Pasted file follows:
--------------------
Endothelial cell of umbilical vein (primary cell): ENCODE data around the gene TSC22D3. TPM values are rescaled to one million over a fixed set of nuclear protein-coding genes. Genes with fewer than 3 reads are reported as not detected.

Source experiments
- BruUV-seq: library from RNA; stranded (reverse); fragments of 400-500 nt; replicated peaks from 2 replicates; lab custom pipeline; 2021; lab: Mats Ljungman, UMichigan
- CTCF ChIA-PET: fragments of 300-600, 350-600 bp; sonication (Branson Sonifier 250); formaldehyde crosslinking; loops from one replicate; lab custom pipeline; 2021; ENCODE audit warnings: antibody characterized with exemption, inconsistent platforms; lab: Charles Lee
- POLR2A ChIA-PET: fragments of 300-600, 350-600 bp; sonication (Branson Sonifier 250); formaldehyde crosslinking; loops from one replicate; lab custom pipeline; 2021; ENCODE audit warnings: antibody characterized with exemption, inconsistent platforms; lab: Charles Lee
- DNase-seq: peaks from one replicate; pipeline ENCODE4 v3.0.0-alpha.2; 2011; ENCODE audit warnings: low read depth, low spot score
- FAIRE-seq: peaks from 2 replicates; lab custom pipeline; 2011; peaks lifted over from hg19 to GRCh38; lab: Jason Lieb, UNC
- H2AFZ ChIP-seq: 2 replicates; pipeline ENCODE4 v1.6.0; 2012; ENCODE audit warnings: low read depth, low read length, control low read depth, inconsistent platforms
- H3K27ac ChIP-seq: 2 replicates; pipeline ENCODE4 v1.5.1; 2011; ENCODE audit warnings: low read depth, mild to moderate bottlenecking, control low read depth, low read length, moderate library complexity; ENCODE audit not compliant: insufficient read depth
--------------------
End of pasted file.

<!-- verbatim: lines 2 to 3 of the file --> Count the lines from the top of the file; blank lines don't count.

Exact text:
Source experiments
- BruUV-seq: library from RNA; stranded (reverse); fragments of 400-500 nt; replicated peaks from 2 replicates; lab custom pipeline; 2021; lab: Mats Ljungman, UMichigan